mathematical features arising from the fact that the coherent states are eigenfunctions

of the non-hermitian annihilation operator a.

5.4.1 The displacement operator

The relation (3.83) linking the Heisenberg and Schr¨dinger pictures combines with the

o

explicit solution (5.40) of the Heisenberg equation to yield U † (t) aU (t) = ae’iωt +

± (t). For N = a† a, the identity exp (iθN ) a exp (’iθN ) = exp (’iθ) a (see Appendix

C.3, eqn (C.65)) allows this to be rewritten as

U † (t) aU (t) = eiωN t ae’iωN t + ± (t) , (5.43)

which in turn implies

†

U (t) eiωN t a U (t) eiωN t = a + ± (t) . (5.44)

½¾ Coherent states

Thus the physical model for generation of a coherent state in Section 5.2 implies that

there is a unitary operator which acts to displace the annihilation operator by ± (t).

The form of this operator can be derived from the explicit solution of the model

problem, but it is more useful to seek a unitary displacement operator D (±) that

satis¬es

D† (±) aD (±) = a + ± (5.45)

for all complex ±. Since D (±) is unitary, it can be written as D (±) = exp [’iK (±)],

where the hermitian operator K (±) is the generator of displacements. A similar situ-

ation arises in elementary quantum mechanics, where the representation p = ’i d/dq

for the momentum operator implies that the transformation

T∆q ψ (q) = ψ (q ’ ∆q) (5.46)

of spatial translation is represented by the unitary operator exp (’i∆qp/ ) (Brans-

den and Joachain, 1989, Sec. 5.9). This transformation rule for the wave function is

equivalent to the operator relation

e’i∆qp/ qei∆qp/ = q + ∆q . (5.47)

The similarity between eqns (5.45) and (5.47) and the associated fact that a, a† (like

[q, p]) is a c-number together suggest assuming that K (±) is a linear combination of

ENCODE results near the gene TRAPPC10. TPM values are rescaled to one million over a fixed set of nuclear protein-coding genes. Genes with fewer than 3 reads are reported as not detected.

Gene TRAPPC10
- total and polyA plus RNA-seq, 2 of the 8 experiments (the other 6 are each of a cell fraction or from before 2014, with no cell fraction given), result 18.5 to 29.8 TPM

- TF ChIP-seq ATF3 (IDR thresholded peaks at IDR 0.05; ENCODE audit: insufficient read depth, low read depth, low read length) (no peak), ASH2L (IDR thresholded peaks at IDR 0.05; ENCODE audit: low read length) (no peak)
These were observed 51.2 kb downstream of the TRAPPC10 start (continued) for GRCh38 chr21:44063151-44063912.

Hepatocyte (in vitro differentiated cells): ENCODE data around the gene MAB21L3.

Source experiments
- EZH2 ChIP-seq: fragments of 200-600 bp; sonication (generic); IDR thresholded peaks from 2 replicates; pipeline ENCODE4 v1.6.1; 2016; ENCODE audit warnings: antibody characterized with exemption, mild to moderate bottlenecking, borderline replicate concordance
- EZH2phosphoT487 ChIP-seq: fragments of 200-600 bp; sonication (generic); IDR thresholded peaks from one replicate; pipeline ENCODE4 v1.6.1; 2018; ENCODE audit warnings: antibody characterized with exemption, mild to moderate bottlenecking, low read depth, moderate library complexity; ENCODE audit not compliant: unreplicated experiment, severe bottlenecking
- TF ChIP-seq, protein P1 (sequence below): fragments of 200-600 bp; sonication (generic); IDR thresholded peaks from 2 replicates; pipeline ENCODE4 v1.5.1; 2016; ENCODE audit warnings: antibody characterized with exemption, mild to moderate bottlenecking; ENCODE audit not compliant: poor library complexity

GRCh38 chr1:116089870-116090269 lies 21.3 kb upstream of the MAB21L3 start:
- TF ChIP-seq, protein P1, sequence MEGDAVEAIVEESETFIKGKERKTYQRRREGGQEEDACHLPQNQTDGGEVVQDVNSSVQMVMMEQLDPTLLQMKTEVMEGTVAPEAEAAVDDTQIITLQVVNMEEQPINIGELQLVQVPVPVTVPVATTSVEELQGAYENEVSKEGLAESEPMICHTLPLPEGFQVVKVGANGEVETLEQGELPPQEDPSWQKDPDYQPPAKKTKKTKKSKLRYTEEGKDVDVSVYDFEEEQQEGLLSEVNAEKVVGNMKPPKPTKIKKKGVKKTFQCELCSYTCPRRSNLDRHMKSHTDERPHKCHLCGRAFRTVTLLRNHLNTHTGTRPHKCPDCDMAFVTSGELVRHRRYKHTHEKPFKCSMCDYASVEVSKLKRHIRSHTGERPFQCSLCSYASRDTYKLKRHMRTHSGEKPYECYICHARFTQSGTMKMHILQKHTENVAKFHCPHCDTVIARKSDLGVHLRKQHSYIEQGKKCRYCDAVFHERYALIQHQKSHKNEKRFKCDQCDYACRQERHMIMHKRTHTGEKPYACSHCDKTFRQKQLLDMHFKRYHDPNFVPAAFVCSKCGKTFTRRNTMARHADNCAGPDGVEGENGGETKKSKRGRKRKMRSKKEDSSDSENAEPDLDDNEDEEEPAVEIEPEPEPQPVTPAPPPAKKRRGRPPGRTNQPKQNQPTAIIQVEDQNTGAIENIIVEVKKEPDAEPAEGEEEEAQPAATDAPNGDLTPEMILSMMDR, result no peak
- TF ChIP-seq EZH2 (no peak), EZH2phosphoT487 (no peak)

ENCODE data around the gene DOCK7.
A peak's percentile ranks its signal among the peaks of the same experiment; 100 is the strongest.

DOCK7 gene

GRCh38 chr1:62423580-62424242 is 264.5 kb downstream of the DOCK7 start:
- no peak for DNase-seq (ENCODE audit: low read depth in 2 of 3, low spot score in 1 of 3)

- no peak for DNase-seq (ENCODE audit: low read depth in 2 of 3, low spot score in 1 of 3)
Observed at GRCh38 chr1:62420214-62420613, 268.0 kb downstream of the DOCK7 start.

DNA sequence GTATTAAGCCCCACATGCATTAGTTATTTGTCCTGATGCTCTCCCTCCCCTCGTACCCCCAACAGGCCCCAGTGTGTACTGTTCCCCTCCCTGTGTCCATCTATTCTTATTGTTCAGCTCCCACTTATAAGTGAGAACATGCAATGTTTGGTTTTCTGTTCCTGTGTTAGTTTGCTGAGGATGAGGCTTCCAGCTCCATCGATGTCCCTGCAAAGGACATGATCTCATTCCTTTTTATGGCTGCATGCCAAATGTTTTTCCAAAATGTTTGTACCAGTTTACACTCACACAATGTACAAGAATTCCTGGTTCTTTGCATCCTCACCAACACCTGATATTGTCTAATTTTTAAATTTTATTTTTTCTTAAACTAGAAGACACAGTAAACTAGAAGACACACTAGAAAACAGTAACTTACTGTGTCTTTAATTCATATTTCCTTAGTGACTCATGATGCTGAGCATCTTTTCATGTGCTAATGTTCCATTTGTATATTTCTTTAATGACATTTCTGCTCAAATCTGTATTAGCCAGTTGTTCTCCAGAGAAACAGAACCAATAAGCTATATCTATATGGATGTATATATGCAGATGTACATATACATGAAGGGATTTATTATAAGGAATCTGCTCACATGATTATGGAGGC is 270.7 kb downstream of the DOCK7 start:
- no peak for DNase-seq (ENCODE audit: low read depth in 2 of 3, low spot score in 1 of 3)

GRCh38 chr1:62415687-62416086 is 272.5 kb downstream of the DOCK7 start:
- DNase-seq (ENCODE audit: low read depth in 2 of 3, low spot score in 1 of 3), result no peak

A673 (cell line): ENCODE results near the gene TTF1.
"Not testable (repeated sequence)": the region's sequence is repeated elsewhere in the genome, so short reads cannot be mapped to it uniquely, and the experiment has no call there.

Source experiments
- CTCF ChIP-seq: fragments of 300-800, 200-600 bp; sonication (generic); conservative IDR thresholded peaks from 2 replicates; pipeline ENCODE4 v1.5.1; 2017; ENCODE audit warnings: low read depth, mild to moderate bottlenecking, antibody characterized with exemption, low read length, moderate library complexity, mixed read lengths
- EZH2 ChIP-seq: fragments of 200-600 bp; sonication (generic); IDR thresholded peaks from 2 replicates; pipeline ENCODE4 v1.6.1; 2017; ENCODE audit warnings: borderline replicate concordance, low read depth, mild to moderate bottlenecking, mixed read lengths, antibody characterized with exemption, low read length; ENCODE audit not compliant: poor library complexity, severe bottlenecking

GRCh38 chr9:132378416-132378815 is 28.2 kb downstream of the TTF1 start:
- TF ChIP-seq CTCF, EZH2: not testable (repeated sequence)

a and a† :

K (±) = g (±) a† + g — (±) a , (5.48)

where g (±) is a c-number yet to be determined.

One way to work out the consequences of this assumption is to de¬ne the inter-

polating operator a („ ) by

a („ ) = ei„ K(±) ae’i„ K(±) . (5.49)

This new operator is constructed so that it has the initial value a (0) = a and the ¬nal

value a (1) = D† (±) aD (±). In the „ -interval (0, 1), a („ ) satis¬es the Heisenberg-like

equation of motion

da („ )

= [a („ ) , K (±)] = ei„ K(±) [a, K (±)] e’i„ K(±) .

i (5.50)

d„

In the present case, the ansatz (5.48) shows that [a, K (±)] = g (±), so the equation of

motion simpli¬es to

da („ )

= g (±) , (5.51)

i

d„

with the solution a („ ) = a ’ ig (±) „ . Thus eqn (5.45) is satis¬ed by the choice g (±) =

i±, and the displacement operator is

†

’±— a)

D (±) = e(±a . (5.52)

The displacement operator generates the coherent state from the vacuum by

½¿

Properties of coherent states

†

’±— a)

|± = D (±) |0 = e(±a |0 . (5.53)

The simplest way to prove that D (±) |0 is a coherent state is to rewrite eqn (5.45) as

aD (±) = D (±) [a + ±] , (5.54)

and apply both sides to the vacuum state.

The displacement operators represent the translation group in the ±-plane, so they

must satisfy certain group properties. For example, a direct application of the de¬nition